The return of Minor League Baseball comes with a familiar headache for the Springfield Cardinals: parking issues.
New York-based JD Holdings LLC informed the team April 30 it would charge $20 per parking spot during games at lots it owns near Hammons Field, according to a news release from the Cardinals. JD Holdings owns the parking lot directly to the south of the center city stadium, as well as the Jordan Valley parking garage to the southwest. The company also operates a handful of local hotels via Atrium Hospitality.
"As recently as last week, the Cardinals were led to believe that the price for this season was going to be $15 for all games," officials said in the release. "We are extremely disappointed that Atrium Hospitality and JD Holdings continue to price-gouge our fans.
"The Cardinals feel the actions by Atrium Hospitality and JD Holdings to further increase rates to $20 are intentional, purposeful and hurtful to fans, once again waiting until right before the home opener to communicate this outrageous price."
Officials with Atrium Hospitality could not be reached immediately for comment by deadline.
It's a similar story to that of the 2019 season, when JD Holdings increased parking fees to $20 from $14. The 2020 season was not held due to the coronavirus pandemic.
In 2019, the Cardinals reached shuttle and parking deals with J. Howard Fisk Limousines Inc. and Ozarks Technical Community College, respectively, that brought fan attendance up through the end of the season. The team’s 2019 season ended with 328,217 fans attending games, up from 326,362 in 2018, according to past reporting.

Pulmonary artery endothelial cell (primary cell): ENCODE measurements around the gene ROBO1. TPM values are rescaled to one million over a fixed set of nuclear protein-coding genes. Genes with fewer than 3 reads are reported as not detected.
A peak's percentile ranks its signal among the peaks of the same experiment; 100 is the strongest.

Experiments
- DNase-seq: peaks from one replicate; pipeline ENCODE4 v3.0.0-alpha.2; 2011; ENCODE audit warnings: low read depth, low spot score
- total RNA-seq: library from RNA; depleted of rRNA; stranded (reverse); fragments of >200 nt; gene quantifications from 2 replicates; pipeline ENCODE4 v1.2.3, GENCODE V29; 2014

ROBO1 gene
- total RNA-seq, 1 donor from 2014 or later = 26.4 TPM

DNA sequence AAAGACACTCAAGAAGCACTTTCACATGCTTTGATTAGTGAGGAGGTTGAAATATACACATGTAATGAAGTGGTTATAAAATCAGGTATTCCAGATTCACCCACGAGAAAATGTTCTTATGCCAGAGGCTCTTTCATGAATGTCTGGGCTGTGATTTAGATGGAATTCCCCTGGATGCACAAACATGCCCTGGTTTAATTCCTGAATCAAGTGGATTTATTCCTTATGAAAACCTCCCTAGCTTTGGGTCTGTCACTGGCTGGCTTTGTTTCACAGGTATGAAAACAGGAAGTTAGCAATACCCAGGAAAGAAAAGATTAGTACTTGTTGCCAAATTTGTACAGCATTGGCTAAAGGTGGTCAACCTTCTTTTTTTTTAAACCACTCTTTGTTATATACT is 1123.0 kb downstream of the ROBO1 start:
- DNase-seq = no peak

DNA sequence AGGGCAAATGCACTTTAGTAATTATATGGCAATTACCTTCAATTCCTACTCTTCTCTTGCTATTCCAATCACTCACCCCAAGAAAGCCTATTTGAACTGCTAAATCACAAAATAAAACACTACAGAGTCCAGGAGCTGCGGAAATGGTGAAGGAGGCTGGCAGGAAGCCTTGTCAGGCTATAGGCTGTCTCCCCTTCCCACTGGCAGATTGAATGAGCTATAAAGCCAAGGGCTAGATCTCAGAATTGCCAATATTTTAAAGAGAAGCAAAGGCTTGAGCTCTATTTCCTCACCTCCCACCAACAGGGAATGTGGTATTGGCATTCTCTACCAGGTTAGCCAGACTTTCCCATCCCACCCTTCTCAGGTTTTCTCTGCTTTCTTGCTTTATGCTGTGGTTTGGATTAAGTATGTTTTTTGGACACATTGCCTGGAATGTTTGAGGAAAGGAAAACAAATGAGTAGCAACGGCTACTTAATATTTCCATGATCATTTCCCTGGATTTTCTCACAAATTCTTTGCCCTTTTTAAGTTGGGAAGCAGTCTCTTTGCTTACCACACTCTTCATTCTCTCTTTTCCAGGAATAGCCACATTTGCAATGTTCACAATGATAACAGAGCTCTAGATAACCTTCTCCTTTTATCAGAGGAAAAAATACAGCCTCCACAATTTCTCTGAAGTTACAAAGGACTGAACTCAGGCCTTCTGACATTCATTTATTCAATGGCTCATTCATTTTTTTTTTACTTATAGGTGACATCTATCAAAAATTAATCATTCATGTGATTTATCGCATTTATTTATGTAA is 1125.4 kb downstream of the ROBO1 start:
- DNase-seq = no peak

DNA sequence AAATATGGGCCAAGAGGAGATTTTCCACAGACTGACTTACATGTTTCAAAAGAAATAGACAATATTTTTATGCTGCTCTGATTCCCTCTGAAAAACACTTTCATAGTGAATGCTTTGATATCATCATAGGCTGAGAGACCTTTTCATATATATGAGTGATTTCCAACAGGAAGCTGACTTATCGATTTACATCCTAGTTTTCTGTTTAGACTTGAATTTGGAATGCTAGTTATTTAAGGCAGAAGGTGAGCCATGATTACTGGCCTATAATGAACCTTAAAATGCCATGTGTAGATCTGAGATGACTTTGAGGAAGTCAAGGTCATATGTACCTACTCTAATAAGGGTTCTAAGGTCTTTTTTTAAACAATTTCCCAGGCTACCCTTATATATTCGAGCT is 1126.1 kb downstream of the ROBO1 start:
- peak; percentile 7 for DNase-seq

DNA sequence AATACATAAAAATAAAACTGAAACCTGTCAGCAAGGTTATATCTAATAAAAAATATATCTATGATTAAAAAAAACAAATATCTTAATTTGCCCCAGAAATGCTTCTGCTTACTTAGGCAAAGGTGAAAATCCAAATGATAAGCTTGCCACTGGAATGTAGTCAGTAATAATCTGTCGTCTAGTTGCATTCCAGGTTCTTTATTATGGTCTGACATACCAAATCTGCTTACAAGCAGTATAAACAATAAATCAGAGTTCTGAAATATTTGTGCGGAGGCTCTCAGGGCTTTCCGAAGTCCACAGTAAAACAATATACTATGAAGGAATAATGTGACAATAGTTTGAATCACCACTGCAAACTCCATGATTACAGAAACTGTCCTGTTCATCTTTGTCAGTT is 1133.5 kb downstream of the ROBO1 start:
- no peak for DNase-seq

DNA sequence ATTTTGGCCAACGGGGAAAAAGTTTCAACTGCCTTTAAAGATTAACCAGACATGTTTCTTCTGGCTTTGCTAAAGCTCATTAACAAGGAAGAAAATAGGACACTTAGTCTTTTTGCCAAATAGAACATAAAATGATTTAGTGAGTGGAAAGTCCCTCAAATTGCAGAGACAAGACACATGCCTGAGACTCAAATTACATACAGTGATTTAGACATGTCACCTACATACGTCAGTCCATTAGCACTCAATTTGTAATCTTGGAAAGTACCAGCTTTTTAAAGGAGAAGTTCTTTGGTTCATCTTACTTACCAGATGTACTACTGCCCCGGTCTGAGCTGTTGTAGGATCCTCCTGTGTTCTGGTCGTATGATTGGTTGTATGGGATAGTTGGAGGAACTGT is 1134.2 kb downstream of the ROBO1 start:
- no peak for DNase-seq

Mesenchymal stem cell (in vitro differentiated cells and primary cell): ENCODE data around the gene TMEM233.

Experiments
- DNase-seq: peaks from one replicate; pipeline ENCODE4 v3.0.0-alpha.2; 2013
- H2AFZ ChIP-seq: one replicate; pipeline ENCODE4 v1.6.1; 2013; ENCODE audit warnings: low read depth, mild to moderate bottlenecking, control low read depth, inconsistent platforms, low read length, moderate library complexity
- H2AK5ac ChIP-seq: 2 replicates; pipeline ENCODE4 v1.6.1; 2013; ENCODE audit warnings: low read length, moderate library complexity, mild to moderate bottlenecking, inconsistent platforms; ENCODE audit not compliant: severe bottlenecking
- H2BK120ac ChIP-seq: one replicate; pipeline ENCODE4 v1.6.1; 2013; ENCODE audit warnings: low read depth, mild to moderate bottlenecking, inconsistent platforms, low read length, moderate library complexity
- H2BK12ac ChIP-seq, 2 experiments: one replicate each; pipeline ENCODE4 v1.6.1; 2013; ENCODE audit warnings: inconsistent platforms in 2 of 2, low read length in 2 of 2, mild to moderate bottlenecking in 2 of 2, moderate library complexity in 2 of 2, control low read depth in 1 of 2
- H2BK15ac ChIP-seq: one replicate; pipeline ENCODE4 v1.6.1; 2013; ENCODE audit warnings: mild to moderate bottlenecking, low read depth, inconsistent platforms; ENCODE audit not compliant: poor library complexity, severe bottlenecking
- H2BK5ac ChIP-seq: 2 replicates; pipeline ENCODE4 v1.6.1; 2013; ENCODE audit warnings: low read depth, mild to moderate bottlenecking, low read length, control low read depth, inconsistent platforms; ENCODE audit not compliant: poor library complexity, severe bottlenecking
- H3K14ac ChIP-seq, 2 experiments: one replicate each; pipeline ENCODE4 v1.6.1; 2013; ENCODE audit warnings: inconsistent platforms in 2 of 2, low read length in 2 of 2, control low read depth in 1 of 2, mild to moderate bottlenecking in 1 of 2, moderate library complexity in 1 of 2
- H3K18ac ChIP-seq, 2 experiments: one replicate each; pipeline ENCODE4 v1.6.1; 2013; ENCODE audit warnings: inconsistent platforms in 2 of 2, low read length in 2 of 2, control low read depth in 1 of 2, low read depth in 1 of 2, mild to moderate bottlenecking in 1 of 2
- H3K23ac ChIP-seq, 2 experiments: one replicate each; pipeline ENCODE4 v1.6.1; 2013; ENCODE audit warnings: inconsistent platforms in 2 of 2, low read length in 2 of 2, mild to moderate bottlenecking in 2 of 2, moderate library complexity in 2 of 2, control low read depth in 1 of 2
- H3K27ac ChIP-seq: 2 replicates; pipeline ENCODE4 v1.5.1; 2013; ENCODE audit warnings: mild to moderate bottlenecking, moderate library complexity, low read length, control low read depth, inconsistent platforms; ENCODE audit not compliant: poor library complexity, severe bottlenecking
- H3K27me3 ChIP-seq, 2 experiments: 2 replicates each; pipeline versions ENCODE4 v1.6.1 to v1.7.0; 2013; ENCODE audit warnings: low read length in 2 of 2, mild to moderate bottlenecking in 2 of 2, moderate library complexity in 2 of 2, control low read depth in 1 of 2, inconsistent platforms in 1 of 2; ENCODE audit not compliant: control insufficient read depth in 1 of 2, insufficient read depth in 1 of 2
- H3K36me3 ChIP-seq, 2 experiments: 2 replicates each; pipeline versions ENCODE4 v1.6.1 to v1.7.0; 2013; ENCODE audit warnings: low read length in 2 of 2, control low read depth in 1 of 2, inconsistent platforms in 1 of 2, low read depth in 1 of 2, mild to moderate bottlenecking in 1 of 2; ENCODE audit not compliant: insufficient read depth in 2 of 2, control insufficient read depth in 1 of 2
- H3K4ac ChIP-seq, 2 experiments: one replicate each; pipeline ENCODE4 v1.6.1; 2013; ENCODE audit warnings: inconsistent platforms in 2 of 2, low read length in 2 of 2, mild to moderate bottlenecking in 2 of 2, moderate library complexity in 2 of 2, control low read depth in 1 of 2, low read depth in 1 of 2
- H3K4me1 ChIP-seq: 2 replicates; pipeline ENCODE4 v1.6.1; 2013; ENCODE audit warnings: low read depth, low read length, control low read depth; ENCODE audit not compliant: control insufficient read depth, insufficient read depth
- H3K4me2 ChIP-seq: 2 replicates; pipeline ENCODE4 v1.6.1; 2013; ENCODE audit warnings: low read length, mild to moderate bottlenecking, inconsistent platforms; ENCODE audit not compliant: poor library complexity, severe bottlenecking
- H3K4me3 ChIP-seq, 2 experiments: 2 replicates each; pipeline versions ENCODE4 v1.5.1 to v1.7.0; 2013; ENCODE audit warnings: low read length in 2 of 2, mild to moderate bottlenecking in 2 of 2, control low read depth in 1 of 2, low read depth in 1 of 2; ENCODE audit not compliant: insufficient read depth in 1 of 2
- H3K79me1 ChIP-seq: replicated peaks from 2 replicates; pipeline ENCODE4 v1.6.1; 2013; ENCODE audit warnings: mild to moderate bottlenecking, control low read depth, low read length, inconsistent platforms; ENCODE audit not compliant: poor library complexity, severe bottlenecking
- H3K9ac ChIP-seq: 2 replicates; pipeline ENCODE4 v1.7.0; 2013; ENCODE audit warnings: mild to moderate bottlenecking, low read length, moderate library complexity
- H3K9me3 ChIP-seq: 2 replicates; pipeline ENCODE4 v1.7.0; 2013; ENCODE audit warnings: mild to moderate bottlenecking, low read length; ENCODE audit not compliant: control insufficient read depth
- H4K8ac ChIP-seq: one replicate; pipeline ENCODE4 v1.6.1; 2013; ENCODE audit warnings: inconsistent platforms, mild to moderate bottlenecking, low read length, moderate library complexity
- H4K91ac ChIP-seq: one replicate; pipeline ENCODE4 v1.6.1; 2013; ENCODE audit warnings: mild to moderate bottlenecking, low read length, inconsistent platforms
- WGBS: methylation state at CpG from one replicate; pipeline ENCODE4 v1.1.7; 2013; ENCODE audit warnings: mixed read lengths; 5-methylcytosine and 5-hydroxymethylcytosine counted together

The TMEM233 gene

The release did not indicate whether deals had been reached this season with Fisk Limousines and OTC.
The Cardinals' home opener is scheduled May 4.
Executive Editor Christine Temple discusses Harmony House’s iCare movement.
Both Jeramey and Julia Henson talk about their experience in PDR (paintless dent repair), and elaborate on the need for efficient time management. Sometimes you need to know when to move on to the next project. Jeramey and Julia Henson are co-owners of the HM Dentworks Academy with Chris McWhirter.
Jessica Oliva, owner of Pickles and Buns food truck and co-owner of Tinga Tacos, says not to assume you know everything. She says her time in the industry has taught her that she always has more to learn.
Sandra Smart, a technology and commercialization specialist, explains what entrepreneurs should know about starting the customer discovery phase for launching your great tech business idea. Smart works with tech entrepreneurs and startups and hosts training workshops through the Missouri SBDC at Missouri State University's efactory.
Hollie Elliot describes the trends she sees in small towns after the 2020 COVID-19 pandemic. She says that people see opportunity in these rural places they might not have seen before. Elliott is the Executive Director of the Dallas County Economic Development Group.
Sean Thouvenot, vice president of Branco Enterprises, gives an overview of what the process looks like once you have decided to invest in a new building. This video is sponsored by Branco Enterprises.
Caleb Scott, owner and coach for Queen City Insane Asylum semi-professional football team, talks about team cohesion. He says that despite the fact he may not look the part of a coach, the men look past it to see how they can work together.
Barak Hill, a professional musician living in the Springfield area, recounts when he first realized he could take his music career seriously. He recounts his journey to the point when he realized his passion could do more than pay for itself.
Rachel Barks walks through her experience as an interior designer and a basic understanding of what she considers when looking at an interior space. Barks currently owns Artistree Pottery, a business she started in 2020 after a career in interior design.
Jim and Debbie Meinsen, co-owners of TCI Graphics, offer the Bible as a part of our booked series. The Meinsens discuss how they feel the Bible impacts their perspective on their day to day operations.
Steve Williams, owner of Crosstown Barbecue, recounts how he took over the business from his father. He encourages business owners to do their best. Despite being in business for over fifty years, Steve says not every decision he made for Crosstown Barbecue worked out.